I went into it with an open mind and I hope it doesn’t sound at all like a weak position, but for me, I was so focused on [Dallas and Wayne] that I don’t know that my opinion changed. My opinion changed in other ways and I think I probably went into the film with a lot of questions and thought I’d come out with answers and actually came out with different questions and more questions. I still just keep an open mind.

[Photos: Dallas and Wayne; Director Jay Delaney, “Not Your Typical Bigfoot Movie,” Not Your Typical Bigfoot Movie, LLC, 2008]

For more on “Not Your Typical Bigfoot Movie,” check out the official site here.


Hacked In

Funny or Die Is Taking Over

FOD TV comes to IFC every Saturday night.

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We’ve been fans of Funny or Die since we first met The Landlord. That enduring love makes it more than logical, then, that IFC is totally cool with FOD hijacking the airwaves every Saturday night. Yes, that’s happening.

The appropriately titled FOD TV looks like something pulled from public access television in the nineties. Like lo-fi broken-antenna reception and warped VHS tapes. Equal parts WTF and UHF.

Get ready for characters including The Shirtless Painter, Long-Haired Businessmen, and Pigeon Man. They’re aptly named, but for a better sense of what’s in store, here’s a taste of ASMR with Kelly Whispers:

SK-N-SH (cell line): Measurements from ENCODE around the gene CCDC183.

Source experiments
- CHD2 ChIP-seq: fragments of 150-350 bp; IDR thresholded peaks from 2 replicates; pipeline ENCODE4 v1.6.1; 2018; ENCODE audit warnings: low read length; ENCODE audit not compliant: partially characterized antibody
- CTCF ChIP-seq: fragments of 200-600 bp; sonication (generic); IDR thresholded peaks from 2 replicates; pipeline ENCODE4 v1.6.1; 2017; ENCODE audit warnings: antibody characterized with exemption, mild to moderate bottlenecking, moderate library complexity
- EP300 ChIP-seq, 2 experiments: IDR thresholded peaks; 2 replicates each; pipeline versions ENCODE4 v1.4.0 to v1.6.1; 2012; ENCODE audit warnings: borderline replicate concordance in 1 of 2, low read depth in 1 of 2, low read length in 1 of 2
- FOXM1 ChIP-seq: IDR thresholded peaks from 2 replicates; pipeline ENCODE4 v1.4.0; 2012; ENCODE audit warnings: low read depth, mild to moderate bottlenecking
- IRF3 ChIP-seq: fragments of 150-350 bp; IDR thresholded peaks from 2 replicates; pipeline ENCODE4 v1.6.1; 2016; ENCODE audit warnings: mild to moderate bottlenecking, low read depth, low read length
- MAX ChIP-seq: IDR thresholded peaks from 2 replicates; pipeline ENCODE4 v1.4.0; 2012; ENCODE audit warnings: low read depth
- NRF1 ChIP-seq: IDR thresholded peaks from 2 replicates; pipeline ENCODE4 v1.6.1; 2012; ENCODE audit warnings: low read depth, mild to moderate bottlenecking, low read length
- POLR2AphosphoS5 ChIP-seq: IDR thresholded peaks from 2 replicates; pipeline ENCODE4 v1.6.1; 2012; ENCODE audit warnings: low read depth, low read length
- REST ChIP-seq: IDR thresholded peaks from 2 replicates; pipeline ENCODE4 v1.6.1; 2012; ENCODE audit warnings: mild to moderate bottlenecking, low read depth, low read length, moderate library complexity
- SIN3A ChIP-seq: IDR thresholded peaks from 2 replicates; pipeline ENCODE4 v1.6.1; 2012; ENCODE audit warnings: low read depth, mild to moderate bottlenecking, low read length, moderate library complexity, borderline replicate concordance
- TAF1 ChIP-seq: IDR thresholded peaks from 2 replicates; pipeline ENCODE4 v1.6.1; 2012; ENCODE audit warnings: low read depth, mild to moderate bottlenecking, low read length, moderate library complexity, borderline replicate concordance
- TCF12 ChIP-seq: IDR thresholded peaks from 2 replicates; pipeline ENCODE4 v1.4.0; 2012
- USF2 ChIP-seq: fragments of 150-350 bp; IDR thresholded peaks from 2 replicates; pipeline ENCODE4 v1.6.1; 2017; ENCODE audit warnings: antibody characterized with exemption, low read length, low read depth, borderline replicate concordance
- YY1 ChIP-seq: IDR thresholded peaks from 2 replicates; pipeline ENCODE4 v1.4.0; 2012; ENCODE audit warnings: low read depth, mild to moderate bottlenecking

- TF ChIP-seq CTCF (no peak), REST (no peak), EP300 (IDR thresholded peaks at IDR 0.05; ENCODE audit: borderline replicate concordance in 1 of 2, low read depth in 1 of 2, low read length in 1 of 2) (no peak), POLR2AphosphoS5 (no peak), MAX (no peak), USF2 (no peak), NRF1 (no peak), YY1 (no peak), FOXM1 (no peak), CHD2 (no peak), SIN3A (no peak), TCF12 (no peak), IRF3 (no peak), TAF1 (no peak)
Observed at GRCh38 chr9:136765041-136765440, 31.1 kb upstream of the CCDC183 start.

Watch FOD TV every Saturday night during IFC’s regularly scheduled movies.


Wicked Good

See More Evil

Stan Against Evil Season 1 is on Hulu.

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GIFs via Giphy

Okay, so you missed the entire first season of Stan Against Evil. There’s no shame in that, per se. But here’s the thing: Season 2 is just around the corner and you don’t want to lag behind. After all, Season 1 had some critical character development, not to mention countless plot twists, and a breathless finale cliffhanger that’s been begging for resolution since last fall. It also had this:


The good news is that you can catch up right now on Hulu. Phew. But if you aren’t streaming yet, here’s a basic primer…

Willards Mill Is Evil